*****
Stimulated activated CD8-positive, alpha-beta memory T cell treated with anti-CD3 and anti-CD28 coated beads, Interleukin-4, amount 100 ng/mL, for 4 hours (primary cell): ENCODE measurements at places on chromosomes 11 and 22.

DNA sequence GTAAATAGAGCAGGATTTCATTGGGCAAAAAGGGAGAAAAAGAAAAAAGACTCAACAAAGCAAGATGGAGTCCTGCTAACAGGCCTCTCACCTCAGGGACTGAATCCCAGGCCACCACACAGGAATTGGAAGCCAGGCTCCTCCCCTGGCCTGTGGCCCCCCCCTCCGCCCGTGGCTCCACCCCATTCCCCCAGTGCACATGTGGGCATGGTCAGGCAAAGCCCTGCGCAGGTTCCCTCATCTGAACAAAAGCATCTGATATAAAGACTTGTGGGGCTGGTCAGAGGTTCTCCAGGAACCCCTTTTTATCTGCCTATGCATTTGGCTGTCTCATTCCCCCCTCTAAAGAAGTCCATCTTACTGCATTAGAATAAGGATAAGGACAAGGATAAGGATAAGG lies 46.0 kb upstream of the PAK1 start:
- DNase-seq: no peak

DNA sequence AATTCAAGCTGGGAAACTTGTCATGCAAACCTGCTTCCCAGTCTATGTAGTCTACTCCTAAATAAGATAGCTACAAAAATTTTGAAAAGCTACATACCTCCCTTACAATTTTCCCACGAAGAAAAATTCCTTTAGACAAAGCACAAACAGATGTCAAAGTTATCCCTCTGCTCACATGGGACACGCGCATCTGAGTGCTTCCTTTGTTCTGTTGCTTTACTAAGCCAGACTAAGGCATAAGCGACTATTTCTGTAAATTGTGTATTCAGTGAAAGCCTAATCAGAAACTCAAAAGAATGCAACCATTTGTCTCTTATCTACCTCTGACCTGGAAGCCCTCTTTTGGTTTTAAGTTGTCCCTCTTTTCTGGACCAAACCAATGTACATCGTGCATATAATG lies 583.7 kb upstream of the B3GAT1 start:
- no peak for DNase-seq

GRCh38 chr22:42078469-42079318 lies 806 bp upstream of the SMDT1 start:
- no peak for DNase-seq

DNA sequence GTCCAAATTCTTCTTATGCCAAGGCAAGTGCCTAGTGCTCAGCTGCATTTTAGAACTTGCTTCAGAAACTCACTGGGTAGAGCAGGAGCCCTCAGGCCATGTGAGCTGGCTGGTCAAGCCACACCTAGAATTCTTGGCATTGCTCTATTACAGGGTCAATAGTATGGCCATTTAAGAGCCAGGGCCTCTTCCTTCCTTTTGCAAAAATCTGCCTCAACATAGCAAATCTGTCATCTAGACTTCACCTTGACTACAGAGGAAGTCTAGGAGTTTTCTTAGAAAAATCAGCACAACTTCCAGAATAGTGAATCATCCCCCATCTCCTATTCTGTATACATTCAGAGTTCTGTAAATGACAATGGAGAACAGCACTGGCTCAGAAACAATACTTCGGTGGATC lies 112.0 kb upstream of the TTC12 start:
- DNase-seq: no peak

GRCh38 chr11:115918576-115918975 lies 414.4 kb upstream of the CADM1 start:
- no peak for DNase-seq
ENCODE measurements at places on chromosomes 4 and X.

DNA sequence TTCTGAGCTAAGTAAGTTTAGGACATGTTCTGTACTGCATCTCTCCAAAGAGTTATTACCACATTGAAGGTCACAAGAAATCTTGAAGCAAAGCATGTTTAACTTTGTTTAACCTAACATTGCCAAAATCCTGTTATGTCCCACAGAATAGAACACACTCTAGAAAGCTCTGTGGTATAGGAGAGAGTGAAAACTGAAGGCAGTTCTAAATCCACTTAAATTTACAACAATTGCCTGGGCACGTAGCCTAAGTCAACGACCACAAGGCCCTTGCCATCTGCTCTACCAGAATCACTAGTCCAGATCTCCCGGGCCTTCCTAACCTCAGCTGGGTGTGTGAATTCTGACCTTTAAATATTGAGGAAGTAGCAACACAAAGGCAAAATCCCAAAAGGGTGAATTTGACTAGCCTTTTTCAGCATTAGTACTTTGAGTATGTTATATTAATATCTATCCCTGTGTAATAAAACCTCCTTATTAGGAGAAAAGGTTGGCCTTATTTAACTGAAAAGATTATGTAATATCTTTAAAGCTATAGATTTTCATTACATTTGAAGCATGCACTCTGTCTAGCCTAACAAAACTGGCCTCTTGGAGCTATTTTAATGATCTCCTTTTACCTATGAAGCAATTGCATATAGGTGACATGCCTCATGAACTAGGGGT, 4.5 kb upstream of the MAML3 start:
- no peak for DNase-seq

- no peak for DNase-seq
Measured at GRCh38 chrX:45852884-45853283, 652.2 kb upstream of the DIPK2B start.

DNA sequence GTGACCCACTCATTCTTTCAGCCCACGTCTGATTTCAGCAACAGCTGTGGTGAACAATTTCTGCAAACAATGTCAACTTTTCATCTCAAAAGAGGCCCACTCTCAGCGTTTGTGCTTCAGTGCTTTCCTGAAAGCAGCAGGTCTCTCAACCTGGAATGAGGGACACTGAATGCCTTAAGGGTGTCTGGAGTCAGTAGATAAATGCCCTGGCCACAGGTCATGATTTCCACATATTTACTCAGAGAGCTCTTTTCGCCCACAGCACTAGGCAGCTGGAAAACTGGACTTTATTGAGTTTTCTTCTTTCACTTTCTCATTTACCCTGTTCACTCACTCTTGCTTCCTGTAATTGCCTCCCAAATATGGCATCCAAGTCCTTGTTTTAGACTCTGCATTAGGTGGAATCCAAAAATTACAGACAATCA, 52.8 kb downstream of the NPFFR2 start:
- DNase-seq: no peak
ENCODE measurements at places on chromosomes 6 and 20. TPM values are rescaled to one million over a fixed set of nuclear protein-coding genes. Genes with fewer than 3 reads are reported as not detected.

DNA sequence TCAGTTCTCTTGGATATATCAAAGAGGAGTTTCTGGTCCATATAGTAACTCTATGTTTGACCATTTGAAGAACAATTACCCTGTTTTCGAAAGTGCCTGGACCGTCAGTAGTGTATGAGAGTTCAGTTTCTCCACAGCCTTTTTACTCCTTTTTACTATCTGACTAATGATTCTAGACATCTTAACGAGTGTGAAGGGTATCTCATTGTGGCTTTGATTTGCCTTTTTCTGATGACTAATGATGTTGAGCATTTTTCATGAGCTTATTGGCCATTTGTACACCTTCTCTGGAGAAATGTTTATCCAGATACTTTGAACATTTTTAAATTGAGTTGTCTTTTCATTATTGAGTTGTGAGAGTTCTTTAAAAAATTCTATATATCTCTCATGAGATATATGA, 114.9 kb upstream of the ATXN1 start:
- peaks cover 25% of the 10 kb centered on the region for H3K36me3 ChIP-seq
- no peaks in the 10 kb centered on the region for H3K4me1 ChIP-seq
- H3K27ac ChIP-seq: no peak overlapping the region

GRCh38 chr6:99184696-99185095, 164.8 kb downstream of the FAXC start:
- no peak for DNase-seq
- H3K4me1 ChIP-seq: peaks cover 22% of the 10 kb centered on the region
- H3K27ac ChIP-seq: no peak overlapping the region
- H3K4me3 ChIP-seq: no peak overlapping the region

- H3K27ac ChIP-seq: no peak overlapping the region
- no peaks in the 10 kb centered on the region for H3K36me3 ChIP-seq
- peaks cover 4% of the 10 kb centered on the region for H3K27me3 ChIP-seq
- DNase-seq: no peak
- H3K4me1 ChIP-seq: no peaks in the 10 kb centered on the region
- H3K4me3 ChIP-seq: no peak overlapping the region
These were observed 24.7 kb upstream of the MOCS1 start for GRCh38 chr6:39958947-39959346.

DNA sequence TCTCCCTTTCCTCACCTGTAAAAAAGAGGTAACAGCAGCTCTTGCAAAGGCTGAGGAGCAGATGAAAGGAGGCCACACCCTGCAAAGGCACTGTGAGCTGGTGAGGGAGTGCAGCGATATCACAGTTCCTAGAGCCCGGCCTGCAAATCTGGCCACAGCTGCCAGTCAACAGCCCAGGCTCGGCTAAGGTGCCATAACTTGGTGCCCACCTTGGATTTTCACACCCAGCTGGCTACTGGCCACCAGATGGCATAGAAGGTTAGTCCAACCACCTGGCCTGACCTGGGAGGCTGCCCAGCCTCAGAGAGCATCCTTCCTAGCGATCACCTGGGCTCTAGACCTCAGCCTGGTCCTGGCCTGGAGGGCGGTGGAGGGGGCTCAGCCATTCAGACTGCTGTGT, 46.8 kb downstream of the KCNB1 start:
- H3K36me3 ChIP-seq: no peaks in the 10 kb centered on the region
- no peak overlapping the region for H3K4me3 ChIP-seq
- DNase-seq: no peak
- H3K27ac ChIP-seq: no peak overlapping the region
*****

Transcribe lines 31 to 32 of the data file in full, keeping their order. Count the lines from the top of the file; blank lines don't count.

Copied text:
- peaks cover 4% of the 10 kb centered on the region for H3K27me3 ChIP-seq
- DNase-seq: no peak